Thermoregulation after Injury

  • H. B. Stoner
Part of the Advances in Experimental Medicine and Biology book series (AEMB, volume 33)


It is now generally realized that the small mammal injured by limb ischaemia or scalding has difficulty in thermoregulation. The simplest evidence of this is the fact that while the core temperature does not fall when the injured animal is in a thermo-neutral environment, at lower environmental temperatures it does and the lower the ambient temperature the faster it falls (S toner, 1961; 1968). This is due to decreased heat production (stoner & Pullar, 1963; Miksche & Caldwell, 1968) and is not due to any failure of O2 transport or tissue hypoxia (Threlfall, 1970) at the particular time after injury under discussion, namely, the ‘ebb’ phase (Cuthbertson, 1942). More work is required on the effects of injury on thermoregulation particularly as surgeons now wish to manipulate the environment of their patients.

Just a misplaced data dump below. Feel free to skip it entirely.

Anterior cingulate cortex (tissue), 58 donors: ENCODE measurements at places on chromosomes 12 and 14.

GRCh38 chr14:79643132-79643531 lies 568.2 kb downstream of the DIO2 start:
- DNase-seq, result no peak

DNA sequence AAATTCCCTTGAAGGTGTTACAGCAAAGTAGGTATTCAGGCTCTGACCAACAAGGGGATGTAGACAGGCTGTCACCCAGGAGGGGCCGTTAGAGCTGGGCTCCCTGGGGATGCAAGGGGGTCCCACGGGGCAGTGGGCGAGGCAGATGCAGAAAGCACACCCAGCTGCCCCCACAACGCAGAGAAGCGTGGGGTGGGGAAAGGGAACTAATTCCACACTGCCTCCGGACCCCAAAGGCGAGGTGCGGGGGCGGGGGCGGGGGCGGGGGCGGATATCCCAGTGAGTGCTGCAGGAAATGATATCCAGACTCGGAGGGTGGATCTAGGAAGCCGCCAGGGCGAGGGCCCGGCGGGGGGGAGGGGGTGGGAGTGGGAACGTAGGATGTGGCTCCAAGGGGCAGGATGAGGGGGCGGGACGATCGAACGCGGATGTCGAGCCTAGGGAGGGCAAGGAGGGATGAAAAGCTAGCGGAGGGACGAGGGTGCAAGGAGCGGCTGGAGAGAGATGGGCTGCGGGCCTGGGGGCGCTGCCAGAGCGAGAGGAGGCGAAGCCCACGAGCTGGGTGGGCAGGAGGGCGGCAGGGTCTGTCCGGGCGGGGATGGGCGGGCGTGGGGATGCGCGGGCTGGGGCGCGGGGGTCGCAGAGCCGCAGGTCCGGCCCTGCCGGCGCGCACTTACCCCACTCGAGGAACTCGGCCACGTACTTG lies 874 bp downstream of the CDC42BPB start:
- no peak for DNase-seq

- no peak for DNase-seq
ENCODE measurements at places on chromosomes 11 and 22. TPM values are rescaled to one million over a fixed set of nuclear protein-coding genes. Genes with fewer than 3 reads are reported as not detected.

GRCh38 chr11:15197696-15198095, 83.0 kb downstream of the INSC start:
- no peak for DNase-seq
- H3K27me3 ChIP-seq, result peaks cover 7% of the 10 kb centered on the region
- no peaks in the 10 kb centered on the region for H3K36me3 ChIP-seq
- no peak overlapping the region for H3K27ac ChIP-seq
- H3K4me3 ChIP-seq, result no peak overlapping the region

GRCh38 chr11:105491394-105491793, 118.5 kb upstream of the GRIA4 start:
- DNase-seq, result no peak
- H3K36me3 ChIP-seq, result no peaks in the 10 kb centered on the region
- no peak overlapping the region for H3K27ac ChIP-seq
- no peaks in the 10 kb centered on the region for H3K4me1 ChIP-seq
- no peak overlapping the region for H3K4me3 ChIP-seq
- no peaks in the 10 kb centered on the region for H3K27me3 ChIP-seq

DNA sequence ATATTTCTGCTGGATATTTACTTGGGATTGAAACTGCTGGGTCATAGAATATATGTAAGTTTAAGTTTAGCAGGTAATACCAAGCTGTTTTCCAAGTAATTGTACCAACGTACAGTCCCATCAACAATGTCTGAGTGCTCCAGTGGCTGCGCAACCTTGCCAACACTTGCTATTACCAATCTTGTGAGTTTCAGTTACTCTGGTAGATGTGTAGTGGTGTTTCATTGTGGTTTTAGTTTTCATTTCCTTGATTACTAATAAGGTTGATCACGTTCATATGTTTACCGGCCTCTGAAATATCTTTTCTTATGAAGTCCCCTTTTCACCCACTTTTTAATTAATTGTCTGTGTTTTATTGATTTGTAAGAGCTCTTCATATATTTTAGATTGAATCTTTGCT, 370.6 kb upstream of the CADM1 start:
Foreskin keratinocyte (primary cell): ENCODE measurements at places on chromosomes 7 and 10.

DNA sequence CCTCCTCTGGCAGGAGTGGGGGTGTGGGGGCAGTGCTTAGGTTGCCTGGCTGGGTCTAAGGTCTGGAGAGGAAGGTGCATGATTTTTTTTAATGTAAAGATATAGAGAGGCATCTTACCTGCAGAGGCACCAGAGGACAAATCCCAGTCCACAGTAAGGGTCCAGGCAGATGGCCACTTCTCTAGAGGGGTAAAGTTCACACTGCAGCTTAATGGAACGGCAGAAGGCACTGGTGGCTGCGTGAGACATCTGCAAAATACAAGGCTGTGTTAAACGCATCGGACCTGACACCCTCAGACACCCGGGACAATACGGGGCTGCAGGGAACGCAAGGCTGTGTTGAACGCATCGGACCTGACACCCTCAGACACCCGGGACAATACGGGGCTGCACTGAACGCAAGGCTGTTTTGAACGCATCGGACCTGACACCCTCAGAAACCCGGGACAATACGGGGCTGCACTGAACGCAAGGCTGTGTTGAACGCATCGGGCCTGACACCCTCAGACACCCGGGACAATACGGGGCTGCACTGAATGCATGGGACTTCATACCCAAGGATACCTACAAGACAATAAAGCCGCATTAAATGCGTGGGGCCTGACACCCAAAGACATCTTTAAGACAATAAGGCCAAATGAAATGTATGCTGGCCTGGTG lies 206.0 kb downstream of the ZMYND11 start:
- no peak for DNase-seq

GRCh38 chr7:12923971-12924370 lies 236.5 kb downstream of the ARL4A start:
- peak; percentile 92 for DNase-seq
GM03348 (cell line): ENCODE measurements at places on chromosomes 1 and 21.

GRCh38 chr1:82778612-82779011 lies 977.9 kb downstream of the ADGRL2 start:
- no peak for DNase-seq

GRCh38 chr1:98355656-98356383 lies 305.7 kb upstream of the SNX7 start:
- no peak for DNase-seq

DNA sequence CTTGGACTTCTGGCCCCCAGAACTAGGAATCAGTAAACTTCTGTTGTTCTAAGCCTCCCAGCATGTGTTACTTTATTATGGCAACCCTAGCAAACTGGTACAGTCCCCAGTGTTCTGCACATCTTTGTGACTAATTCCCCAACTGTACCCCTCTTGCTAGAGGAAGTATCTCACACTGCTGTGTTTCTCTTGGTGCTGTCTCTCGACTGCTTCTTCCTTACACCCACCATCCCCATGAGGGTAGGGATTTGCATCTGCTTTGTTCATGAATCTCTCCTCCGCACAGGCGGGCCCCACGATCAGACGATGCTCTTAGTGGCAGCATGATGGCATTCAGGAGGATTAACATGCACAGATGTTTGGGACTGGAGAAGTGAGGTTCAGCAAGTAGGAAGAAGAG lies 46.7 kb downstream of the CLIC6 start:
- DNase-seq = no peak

Core Temperature Limb Ischaemia Anterior Hypothalamus Cold Stimulus Lower Environmental Temperature 
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Copyright information

© Plenum Press, New York 1973

Authors and Affiliations

  • H. B. Stoner
    • 1
  1. 1.Experimental Pathology of Trauma Section, MRC Toxicology UnitMedical Research Council LaboratoriesCarshalton, SurreyEngland

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